Taxpayers have forked out about $195,000 in a year to clean up P-contaminated state houses in Rotorua.
Figures obtained from Housing New Zealand and a major meth testing company show the number of P-tainted homes in Rotorua is growing.
Data from Housing New Zealand reveals from the year to June 30 there were 13 houses vacant from its portfolio of 647 because of meth contamination - up from 11 over the same timeframes in 2016.
A spokesman said it was too early to calculate the cleanup bill but ''on average, the cost of testing, decontaminating and re-testing before a property was tenanted could4 be approximately $15,000''.
Staff were trained to identify any signs of potential methamphetamine use in its properties, he said.
"Reasons to suspect a property is contaminated include police reports, the tenant admitting drug use in the property, or complaints from neighbours."
Housing New Zealand also worked closely with a range of agencies including police and Oranga Tamariki.
"We rely on and are guided by information from these and other agencies when it comes to suspecting a property may be contaminated with methamphetamine."
In the financial year to date from July 1 testing had also been undertaken at 29 Bay of Plenty properties for suspected meth contamination.
Of those 29 properties, 93 per cent returned positive results for traces of meth and 55 per cent returned results above the new standards which means they need to be decontaminated, he said.
Meth Solutions business relationship manager Debra Young said it had tested 425 properties for meth from October 2016 to September this year in Rotorua and Whakatane.
Just over half, or 54 per cent, tested positive in Rotorua and 38 per cent in Whakatane and positive results were up from a year ago.
She said about 40 per cent of the properties MethSolutions tested nationwide returned a positive result.
Simon Anderson, chief executive of Realty Services, which operates Eves and Bayleys, said the "whole P thing had become a major issue".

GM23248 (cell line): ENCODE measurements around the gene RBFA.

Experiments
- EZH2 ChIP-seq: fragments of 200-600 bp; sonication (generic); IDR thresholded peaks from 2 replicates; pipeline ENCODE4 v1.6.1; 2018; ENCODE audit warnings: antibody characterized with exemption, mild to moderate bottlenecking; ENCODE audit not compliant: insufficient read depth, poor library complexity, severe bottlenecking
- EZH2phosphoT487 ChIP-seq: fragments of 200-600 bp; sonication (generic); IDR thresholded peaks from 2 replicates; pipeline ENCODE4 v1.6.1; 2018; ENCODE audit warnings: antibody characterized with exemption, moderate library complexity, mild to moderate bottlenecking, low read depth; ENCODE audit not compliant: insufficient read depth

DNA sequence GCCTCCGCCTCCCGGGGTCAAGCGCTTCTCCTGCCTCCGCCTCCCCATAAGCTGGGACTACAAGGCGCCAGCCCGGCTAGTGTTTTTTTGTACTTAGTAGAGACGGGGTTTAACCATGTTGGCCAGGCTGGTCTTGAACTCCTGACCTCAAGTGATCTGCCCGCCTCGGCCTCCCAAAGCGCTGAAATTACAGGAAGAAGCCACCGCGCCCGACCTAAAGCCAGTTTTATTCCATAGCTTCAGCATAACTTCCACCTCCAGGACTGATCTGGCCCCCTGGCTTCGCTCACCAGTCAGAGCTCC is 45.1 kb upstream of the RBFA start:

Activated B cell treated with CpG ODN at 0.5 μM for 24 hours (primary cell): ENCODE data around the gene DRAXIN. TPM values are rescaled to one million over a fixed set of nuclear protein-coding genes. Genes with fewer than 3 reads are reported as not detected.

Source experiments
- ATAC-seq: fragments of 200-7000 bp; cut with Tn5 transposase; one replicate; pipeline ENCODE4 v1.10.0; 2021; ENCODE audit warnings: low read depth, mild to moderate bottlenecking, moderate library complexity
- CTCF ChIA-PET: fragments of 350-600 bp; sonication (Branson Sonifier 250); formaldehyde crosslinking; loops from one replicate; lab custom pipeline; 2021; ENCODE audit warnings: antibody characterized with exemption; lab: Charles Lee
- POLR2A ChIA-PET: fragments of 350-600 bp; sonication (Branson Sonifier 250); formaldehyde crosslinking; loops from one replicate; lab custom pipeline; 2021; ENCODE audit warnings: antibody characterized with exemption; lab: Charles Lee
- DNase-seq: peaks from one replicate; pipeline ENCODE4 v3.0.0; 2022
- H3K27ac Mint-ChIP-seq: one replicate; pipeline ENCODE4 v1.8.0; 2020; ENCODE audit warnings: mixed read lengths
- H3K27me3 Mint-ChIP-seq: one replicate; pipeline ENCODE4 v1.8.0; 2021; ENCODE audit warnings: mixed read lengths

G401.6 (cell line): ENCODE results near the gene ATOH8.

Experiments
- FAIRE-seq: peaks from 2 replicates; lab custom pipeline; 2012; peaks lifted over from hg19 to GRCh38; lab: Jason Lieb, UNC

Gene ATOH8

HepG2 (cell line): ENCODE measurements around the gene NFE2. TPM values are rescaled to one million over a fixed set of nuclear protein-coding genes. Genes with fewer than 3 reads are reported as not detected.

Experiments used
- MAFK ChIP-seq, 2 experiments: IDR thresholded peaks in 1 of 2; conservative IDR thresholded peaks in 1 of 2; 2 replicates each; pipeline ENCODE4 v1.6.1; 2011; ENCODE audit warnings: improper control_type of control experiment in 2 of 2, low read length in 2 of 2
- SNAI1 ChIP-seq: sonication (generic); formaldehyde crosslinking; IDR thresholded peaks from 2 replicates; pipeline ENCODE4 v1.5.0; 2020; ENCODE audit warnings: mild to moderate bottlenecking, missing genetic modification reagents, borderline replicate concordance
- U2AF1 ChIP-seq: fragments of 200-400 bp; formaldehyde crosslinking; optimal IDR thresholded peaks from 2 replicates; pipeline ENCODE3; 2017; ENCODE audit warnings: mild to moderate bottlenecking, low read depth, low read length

He likened it to the leaky buildings saga.
"It's not going to go away, it's just like the leaky buildings and everything else we have been through. We will manage our way through it to come up with sensible solutions that will see a resolution."
Realty Services had placed company rules around P testing properties, he said.
"That means that landlords test for P in between tenants and that if they refuse to, or don't want to, we disclose that to tenants.
"How it is going to be managed going forward I don't know but we are doing everything for our tenants and our owners' investments by encouraging continuous P testing to make sure the homes are safe."
Ministry of Business Innovation and Employment housing and tenancy services information and education manager Jennifer Sykes said if a landlord rented out a property contaminated by methamphetamine, they may be breaching their obligations under the Residential Tenancies Act.
If a landlord wants to test a premises for methamphetamine during the term of the tenancy, the landlord either needs the permission of the tenant prior to the testing taking place, or there needs to be a clause in the Tenancy Agreement allowing the testing to occur, she said.
But a spokesperson for the ministry said there was new Residential Tenancy Act legislation before Parliament to enable landlords right of entry for a P test and the right to end the tenancy with seven days notice for a positive result.
Meanwhile tenants could end a tenancy with two days notice, if P was found.
Earlier this year Housing Minister Nick Smith announced a new standard for methamphetamine contamination testing and the most significant change was the 1.5μg/100cm2 limit, compared with 0.5μg/100cm2 under the old guidelines.
P in Rotorua
- 13 P-contaminated vacant homes in the Rotorua district
- Three Housing NZ rental properties demolished in the past five years due to high P-contamination levels
- Two in Rotorua, one in Tauranga